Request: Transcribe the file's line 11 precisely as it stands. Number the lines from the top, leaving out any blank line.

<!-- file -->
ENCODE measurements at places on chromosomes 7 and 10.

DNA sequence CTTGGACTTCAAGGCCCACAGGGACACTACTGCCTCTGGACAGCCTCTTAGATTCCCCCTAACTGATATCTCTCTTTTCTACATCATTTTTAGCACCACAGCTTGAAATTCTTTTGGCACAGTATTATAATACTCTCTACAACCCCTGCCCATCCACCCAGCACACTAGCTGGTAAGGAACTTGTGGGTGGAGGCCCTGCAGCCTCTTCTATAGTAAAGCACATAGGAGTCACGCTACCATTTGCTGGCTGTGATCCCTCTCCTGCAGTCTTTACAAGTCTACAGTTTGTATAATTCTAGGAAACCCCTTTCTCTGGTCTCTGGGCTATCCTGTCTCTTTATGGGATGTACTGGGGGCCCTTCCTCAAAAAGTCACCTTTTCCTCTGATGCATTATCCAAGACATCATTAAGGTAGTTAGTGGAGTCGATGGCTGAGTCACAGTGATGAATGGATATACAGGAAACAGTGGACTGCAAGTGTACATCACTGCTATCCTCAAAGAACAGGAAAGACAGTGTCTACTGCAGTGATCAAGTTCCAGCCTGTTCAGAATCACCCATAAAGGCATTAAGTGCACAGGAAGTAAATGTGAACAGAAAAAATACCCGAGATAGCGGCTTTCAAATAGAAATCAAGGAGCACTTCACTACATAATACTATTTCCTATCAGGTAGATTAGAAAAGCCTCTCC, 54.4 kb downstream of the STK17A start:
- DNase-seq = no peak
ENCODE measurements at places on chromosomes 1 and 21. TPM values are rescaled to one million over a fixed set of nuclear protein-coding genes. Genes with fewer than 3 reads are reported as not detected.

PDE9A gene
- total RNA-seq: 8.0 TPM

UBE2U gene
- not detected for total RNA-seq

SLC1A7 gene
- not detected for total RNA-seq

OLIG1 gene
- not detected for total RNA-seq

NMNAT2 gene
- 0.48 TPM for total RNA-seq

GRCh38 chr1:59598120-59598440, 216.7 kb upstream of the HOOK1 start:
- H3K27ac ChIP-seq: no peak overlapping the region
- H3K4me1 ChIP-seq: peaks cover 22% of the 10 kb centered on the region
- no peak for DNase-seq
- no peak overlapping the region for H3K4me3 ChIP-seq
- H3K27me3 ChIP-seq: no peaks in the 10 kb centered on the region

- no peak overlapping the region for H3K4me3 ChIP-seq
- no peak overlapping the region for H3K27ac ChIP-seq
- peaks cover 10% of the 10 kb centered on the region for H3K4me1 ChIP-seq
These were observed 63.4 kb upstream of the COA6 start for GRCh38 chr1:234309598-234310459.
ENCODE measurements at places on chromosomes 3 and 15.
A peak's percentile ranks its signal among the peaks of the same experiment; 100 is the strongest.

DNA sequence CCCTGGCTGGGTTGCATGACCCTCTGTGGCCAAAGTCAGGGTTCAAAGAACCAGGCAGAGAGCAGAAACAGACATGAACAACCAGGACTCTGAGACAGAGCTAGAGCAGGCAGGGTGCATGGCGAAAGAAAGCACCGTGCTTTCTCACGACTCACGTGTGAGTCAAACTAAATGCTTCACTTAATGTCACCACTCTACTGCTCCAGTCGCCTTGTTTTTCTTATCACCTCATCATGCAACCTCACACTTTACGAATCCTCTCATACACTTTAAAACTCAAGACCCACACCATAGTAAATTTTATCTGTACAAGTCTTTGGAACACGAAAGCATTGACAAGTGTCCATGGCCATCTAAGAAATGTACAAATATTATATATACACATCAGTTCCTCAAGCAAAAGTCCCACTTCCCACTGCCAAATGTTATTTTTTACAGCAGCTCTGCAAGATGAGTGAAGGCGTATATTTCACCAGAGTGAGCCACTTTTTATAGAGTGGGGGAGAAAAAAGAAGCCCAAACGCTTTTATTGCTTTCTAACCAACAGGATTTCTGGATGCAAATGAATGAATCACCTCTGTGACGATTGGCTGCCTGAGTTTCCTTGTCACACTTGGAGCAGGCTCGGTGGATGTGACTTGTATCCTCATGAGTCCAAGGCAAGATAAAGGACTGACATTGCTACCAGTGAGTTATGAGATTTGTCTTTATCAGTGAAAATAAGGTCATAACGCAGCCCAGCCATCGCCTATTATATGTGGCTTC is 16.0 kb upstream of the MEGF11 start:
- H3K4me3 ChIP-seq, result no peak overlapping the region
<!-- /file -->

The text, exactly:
OLIG1 gene